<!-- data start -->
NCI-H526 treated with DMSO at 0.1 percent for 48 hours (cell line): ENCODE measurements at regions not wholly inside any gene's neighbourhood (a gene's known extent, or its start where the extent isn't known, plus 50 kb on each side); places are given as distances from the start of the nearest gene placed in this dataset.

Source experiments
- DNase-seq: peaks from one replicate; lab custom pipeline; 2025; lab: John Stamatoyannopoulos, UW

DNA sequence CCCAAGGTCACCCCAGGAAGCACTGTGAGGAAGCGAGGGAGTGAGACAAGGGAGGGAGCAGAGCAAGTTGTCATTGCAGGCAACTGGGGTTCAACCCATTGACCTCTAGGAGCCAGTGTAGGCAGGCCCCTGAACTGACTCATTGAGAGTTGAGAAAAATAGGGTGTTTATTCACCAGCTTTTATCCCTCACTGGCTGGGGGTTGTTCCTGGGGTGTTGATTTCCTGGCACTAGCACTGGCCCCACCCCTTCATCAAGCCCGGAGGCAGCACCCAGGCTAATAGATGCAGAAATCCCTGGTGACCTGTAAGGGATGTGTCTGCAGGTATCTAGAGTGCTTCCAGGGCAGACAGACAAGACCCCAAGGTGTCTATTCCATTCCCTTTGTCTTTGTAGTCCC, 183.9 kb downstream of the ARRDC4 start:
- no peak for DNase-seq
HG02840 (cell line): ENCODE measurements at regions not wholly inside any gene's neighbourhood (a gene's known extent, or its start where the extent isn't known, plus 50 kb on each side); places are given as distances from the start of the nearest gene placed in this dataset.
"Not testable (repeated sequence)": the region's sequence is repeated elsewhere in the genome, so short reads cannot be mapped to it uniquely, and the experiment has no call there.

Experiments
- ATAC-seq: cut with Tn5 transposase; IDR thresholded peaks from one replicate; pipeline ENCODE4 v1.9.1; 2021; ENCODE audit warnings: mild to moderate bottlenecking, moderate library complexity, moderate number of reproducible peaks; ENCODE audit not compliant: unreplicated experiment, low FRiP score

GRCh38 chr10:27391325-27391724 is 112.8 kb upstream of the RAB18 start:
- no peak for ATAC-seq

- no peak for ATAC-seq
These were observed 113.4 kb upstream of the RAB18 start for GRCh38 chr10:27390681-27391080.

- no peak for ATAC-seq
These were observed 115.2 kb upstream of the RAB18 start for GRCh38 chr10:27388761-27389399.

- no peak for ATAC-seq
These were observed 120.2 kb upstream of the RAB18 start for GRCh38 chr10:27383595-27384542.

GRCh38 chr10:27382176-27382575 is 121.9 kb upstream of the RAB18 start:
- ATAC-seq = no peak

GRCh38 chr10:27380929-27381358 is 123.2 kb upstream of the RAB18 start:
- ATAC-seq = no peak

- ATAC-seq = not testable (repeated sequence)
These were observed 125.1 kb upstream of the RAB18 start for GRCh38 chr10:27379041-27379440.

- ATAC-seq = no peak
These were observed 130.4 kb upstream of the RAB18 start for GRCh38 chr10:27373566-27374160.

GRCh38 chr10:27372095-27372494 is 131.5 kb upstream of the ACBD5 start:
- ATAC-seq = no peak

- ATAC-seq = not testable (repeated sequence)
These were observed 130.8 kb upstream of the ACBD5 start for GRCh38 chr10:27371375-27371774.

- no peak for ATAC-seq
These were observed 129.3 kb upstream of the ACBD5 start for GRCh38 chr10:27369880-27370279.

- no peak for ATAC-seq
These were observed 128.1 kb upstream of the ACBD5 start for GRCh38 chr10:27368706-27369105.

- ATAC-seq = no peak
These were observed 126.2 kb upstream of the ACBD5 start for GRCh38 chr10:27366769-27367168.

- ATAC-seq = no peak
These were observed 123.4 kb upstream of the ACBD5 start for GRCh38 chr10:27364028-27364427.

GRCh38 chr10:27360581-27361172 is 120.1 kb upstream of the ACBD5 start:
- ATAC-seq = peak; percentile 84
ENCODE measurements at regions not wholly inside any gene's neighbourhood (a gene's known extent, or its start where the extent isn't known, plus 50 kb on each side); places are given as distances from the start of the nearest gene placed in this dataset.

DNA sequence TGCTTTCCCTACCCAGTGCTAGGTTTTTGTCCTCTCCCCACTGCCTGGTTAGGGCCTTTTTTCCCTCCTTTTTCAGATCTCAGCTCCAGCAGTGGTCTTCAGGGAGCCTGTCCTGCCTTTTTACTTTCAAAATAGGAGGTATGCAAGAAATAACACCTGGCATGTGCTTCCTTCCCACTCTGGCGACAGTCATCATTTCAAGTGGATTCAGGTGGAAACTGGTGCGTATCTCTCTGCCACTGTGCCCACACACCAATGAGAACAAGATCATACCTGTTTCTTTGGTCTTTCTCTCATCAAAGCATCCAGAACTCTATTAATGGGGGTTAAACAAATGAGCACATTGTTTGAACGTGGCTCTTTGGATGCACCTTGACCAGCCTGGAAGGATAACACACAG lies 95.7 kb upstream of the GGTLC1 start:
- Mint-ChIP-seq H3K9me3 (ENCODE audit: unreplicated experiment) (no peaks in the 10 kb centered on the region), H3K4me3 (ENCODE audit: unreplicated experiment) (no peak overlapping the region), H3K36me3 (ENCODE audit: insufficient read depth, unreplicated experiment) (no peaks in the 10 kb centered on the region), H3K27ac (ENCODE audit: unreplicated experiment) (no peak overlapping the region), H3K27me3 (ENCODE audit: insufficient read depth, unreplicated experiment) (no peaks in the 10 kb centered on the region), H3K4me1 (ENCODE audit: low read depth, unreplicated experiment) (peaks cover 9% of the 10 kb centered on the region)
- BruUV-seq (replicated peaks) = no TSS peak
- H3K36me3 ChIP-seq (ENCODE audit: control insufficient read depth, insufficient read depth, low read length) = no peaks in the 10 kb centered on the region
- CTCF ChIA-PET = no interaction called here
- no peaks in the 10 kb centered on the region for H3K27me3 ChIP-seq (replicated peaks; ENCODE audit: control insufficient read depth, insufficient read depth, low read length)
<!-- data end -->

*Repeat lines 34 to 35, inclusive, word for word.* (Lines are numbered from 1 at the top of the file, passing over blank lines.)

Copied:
- ATAC-seq = no peak
These were observed 126.2 kb upstream of the ACBD5 start for GRCh38 chr10:27366769-27367168.